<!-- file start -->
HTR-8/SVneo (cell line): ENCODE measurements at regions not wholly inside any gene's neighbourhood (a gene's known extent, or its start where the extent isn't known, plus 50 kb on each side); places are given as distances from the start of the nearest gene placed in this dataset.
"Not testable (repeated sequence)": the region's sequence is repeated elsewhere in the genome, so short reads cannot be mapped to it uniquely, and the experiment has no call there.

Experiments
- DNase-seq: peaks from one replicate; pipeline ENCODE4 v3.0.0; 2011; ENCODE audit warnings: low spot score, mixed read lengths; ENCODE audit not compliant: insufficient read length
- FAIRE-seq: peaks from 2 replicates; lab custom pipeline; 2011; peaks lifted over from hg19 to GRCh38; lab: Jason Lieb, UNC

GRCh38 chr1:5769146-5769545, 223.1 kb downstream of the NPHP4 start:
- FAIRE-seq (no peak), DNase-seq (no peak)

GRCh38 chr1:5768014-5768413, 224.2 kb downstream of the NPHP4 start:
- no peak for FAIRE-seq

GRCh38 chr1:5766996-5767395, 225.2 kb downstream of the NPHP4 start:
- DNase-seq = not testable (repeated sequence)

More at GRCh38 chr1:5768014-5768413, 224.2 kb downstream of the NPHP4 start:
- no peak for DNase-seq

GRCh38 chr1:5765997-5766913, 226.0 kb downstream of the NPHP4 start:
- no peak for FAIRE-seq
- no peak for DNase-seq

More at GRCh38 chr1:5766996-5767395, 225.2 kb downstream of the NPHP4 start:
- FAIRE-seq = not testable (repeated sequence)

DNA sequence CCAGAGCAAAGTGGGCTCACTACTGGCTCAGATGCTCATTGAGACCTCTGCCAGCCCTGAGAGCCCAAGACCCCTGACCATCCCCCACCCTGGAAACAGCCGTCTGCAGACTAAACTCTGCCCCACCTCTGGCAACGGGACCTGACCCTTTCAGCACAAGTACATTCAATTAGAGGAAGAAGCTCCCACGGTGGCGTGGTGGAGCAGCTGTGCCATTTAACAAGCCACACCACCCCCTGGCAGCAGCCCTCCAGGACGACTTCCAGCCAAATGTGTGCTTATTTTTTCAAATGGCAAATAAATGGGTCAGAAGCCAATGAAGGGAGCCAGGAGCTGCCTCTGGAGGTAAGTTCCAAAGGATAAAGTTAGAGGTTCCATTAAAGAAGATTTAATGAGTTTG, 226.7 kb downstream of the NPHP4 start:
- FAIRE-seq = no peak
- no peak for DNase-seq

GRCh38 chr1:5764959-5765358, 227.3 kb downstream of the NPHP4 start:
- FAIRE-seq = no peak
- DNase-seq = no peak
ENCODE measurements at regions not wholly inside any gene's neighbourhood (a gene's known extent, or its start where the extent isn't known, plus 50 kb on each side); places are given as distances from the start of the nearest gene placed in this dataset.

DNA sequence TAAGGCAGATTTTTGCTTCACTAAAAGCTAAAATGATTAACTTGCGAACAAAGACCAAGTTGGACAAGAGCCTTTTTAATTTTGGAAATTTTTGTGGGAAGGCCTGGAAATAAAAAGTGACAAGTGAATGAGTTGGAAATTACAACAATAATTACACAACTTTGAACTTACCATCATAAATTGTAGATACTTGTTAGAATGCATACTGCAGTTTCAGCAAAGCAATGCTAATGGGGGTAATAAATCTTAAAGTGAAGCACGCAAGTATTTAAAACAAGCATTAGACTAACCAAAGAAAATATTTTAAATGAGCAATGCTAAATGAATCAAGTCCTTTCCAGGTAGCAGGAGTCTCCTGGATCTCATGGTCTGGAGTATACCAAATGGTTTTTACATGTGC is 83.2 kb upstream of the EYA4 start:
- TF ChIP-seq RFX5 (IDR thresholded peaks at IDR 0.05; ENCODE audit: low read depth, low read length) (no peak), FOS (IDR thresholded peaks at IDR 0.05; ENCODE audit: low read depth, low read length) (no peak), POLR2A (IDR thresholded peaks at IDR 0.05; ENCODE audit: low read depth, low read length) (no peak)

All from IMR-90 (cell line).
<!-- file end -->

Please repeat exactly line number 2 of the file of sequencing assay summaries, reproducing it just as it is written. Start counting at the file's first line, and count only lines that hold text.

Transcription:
"Not testable (repeated sequence)": the region's sequence is repeated elsewhere in the genome, so short reads cannot be mapped to it uniquely, and the experiment has no call there.